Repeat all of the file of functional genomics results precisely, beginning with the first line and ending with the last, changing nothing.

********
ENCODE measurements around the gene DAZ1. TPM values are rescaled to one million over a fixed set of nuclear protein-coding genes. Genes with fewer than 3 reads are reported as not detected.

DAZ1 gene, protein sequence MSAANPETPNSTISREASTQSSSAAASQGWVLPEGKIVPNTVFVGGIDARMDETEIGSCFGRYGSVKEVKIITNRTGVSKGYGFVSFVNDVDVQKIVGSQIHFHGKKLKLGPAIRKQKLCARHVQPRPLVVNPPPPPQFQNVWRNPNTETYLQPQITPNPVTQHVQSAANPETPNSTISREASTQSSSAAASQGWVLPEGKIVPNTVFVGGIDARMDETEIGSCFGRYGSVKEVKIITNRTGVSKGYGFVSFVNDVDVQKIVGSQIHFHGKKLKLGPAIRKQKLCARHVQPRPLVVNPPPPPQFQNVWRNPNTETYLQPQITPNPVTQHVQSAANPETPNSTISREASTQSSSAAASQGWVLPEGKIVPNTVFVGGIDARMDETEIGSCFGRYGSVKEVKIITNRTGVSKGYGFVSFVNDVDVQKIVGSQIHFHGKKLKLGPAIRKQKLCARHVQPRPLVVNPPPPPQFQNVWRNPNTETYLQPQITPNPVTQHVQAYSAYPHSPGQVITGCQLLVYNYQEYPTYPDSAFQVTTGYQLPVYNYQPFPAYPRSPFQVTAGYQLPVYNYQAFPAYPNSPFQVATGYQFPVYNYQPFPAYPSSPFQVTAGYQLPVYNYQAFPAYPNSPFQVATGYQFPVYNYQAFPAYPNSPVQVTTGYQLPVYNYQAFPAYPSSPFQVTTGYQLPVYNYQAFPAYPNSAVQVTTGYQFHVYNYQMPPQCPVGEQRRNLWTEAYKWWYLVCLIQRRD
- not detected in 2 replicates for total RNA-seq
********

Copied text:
ENCODE measurements around the gene DAZ1. TPM values are rescaled to one million over a fixed set of nuclear protein-coding genes. Genes with fewer than 3 reads are reported as not detected.

DAZ1 gene, protein sequence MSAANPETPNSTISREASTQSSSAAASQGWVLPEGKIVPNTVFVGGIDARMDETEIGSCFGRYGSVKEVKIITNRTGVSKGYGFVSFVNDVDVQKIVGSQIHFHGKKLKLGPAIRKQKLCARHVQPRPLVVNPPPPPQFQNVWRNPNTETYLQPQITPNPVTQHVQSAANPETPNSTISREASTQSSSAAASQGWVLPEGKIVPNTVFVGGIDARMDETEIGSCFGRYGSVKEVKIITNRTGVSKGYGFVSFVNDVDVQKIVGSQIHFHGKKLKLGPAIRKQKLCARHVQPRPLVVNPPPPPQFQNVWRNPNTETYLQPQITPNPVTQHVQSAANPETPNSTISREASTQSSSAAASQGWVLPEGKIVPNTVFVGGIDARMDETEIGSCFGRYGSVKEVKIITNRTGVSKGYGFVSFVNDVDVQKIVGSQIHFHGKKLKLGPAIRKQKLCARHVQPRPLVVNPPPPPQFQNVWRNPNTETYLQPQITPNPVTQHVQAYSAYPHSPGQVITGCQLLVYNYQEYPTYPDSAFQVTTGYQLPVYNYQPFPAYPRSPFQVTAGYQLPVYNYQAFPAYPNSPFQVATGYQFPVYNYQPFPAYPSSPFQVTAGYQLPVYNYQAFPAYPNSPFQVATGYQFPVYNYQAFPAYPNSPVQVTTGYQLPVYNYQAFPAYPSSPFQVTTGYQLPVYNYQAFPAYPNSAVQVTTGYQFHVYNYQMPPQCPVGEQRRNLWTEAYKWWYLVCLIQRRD
- not detected in 2 replicates for total RNA-seq